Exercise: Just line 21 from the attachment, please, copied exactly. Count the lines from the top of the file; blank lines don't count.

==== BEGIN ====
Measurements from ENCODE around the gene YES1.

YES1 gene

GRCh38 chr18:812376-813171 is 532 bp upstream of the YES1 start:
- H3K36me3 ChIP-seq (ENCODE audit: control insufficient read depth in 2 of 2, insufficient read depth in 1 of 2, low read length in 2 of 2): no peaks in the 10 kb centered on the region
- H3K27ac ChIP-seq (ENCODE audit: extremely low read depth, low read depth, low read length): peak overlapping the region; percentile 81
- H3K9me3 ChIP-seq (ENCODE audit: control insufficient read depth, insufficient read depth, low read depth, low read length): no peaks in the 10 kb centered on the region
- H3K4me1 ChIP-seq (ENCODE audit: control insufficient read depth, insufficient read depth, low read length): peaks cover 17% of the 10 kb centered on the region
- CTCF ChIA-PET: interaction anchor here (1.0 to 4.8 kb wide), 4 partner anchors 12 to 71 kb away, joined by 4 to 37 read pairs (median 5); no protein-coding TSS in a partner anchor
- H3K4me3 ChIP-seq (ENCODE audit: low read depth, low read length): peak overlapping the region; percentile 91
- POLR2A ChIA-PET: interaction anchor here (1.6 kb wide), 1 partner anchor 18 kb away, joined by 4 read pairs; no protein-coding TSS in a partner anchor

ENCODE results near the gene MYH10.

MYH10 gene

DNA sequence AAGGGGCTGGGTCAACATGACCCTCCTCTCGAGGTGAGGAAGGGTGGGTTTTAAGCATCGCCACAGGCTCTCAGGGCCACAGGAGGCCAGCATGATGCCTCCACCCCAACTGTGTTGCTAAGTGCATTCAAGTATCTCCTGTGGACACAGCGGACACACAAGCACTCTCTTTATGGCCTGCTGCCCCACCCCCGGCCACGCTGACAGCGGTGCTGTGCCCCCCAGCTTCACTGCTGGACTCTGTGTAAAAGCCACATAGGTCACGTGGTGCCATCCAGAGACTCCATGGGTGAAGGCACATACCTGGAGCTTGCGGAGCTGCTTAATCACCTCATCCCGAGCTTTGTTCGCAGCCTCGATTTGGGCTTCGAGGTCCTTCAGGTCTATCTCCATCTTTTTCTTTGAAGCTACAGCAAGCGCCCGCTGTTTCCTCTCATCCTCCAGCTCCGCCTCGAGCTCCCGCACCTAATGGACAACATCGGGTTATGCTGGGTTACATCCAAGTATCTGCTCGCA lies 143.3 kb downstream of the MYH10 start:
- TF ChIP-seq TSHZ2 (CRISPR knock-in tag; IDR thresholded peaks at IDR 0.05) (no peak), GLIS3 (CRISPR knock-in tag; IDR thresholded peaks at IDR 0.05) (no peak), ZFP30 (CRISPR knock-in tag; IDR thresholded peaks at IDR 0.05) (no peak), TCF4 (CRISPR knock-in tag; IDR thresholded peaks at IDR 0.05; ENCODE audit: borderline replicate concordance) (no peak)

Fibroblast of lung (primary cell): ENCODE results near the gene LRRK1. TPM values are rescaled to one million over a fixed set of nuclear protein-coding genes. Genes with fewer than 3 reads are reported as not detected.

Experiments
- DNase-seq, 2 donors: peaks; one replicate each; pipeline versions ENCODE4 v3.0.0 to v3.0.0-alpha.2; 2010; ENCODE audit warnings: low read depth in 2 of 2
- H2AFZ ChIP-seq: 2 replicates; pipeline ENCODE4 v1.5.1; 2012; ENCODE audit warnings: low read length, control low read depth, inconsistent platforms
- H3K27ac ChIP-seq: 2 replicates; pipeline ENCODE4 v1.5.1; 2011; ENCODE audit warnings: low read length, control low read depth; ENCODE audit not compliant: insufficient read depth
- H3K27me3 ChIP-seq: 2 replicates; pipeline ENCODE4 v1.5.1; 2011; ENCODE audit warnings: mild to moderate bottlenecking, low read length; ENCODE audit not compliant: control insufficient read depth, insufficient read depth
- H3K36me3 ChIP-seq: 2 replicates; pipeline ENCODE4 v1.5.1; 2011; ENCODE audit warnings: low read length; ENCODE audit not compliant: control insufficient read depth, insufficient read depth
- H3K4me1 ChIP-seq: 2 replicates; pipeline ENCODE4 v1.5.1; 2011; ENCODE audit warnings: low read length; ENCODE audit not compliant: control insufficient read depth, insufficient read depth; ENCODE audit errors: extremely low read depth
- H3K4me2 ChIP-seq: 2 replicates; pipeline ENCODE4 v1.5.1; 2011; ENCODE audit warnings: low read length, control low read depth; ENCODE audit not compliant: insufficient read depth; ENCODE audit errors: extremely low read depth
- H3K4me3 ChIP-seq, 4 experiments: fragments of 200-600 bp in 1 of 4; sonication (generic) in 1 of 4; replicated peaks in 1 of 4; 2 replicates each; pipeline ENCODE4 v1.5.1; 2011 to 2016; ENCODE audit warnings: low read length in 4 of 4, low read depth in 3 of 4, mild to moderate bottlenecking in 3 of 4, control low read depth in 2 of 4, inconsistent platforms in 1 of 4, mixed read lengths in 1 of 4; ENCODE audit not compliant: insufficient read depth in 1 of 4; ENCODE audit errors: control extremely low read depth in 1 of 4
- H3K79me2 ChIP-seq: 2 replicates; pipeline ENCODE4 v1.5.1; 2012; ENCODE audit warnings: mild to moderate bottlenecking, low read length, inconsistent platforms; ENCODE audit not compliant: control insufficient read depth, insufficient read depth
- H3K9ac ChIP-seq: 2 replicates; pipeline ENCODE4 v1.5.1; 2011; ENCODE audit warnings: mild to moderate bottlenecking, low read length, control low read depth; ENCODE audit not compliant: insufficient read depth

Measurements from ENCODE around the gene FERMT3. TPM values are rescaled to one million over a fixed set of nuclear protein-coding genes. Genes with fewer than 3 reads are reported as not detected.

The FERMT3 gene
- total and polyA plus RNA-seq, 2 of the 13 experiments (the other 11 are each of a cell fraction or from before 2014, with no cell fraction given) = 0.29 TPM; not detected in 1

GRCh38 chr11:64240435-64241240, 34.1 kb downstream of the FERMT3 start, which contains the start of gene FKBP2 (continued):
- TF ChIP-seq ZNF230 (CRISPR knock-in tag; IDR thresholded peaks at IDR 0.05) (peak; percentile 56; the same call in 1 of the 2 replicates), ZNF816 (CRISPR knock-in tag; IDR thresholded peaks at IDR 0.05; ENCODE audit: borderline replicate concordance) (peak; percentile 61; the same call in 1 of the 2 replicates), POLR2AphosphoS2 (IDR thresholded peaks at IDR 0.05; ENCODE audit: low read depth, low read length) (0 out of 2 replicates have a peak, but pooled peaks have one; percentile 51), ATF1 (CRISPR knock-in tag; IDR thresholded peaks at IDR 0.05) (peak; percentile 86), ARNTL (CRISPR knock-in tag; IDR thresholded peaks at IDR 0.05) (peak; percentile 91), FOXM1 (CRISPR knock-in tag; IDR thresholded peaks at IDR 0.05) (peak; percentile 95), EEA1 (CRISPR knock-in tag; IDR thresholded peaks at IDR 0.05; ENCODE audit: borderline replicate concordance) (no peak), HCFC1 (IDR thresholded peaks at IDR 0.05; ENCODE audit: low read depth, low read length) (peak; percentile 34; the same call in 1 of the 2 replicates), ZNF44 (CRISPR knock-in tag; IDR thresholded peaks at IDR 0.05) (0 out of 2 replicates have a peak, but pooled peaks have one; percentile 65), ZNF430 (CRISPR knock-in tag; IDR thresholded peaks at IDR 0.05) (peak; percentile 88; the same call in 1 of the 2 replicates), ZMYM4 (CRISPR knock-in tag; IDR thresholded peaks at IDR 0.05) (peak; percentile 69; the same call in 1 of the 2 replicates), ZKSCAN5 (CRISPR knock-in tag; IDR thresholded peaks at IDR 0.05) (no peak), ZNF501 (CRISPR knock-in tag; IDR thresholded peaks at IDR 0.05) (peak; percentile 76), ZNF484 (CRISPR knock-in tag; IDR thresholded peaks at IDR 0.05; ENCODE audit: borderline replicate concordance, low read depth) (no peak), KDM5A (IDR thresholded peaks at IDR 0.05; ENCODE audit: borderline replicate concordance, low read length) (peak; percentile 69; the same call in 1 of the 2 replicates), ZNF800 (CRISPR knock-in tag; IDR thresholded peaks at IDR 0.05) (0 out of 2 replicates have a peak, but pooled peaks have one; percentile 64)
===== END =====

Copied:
- H3K36me3 ChIP-seq: 2 replicates; pipeline ENCODE4 v1.5.1; 2011; ENCODE audit warnings: low read length; ENCODE audit not compliant: control insufficient read depth, insufficient read depth